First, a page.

The Locke Paradox

June 11, 2008

In “A Letter Concerning Toleration,” John Locke wrote that “I esteem that toleration to be the chief characteristic mark of the true Church.” Writing in an era recently ravaged by all manner of religious strife, manifested most notably by the Glorious Revolution of 1688 settling the Catholic-Protestant conflicts of 17th Century England, Locke’s premise makes sense. Locke argued that rather than have a Hobbesian central authority to settle all matter of religion on behalf of a society, the best available option was for religion to be privatized. If religion is a matter for the private chamber instead of the public square, then the doctrinal persuasions of one leader or another become irrelevent to his actions as a public official. Furthermore, if I tolerate your doctrinal dissent when I’m in power, maybe you will tolerate mine when roles are reversed.

Locke’s ideas on toleration formed the basis of much of the thought on the relationship between church and state in America’s infancy. The “go along to get along” mindset was formative for men loke John Adams, who believed that virtue was the key to happiness, and that if a person were properly educated, he would see that only through the pursuit of virtue was true happiness possible. Jefferson’s idea of a “wall of separation between church and state” was largely a reaction to the excesses of church influence in government and politics.

And given the Catholicization of the Spanish Empire under Isabella, the painful birthing of the Anglican church under Henry VIII, the whole Oliver Cromwell mess, and (oh by the way) the Thirty Years War, Locke and his disciples might have a point. Keep government and religion separate, if for no other reason than in the name of peace.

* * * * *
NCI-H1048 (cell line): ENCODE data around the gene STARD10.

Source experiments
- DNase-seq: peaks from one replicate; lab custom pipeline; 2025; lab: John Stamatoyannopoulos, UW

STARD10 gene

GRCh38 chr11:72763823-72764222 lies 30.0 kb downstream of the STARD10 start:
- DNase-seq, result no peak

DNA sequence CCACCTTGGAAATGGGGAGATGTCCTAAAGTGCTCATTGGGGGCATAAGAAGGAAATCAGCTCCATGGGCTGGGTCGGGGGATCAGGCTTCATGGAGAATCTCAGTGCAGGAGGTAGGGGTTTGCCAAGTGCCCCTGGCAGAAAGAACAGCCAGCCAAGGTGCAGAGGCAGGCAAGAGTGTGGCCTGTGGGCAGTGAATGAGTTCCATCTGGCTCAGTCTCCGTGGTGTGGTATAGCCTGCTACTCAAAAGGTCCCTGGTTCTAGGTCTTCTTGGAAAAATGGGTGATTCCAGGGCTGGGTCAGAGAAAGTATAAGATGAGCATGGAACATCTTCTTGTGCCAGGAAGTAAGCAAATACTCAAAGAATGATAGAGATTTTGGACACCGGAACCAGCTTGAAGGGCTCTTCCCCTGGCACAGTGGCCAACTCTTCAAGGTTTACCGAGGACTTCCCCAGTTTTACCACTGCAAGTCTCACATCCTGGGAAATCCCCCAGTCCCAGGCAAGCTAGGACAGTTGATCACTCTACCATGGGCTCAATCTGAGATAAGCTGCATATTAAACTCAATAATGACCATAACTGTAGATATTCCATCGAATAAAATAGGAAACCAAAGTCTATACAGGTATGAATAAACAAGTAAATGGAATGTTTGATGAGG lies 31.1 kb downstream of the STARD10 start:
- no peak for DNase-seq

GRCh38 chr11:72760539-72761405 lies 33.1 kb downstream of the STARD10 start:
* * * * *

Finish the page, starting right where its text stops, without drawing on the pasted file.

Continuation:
As far as that goes, I agree. For that matter, so does the Apostle Paul. In 1 Timothy 2, Paul says Christians should pray that they can lead “peacable, quiet lives” in relation to the government. Interestingly for those of us in Churches of Christ, he uses the exact same language to describe the relationship between men and women in the church.

Furthermore, the historical evidence seems to indicate that Locke may have had a point. Societies where religious disagreement is a reason to fight have been marked by constant sectarian violence or harsh repression of any dissenting views — religious, policitcal, or otherwise. By contrast, the tolerant societies have (generally) been peaceful, so long as there was nothing else to fight over.

But I would argue that Locke was not so much right as he was lucky.

Those societies which adopted his views fo tolerance and put them into practice were, at the time they became tolerant, largely Jesus-ist. The major societal disagreements Lockeian cultures have faced have not been between Jesus-ism and something else, but between one brand of Jesus-ism and another. But as Jesus has taken more and more of a back seat in those cultures, what has replaced Him has become harder and harder to tolerate.

John Locke was lucky, then, because his brand of tolerance only works in a society that leans on the crutch of the teachings of Jesus. Kick away that crutch, and tolerance becomes catastrophic.

Ironically, Christian teaching says as much. 2 Corinthians 12:20-21 says that the only possible path to virtue is by being invested in a community of faith. A religion that is purely private cannot, by definition, do anything to prevent sin or promote virtue. In fact, “private” religion does the exact oposite, providing a shield behind which all manner of vice and iniquity can hide.

For a society to truly be tolerant, there must be certain moral precepts everyone agrees to, accepts, and openly discusses in the public arena. If those precepts are violated — or even supressed — what is left is chaos.

Note:  This was originally published on Stuff I Think, For Now, my old Blogspot site.  I’ll be bringing ministry-related stuff over here in the coming weeks.  Lipscomb sports, politics, and other random stuff will stay over there.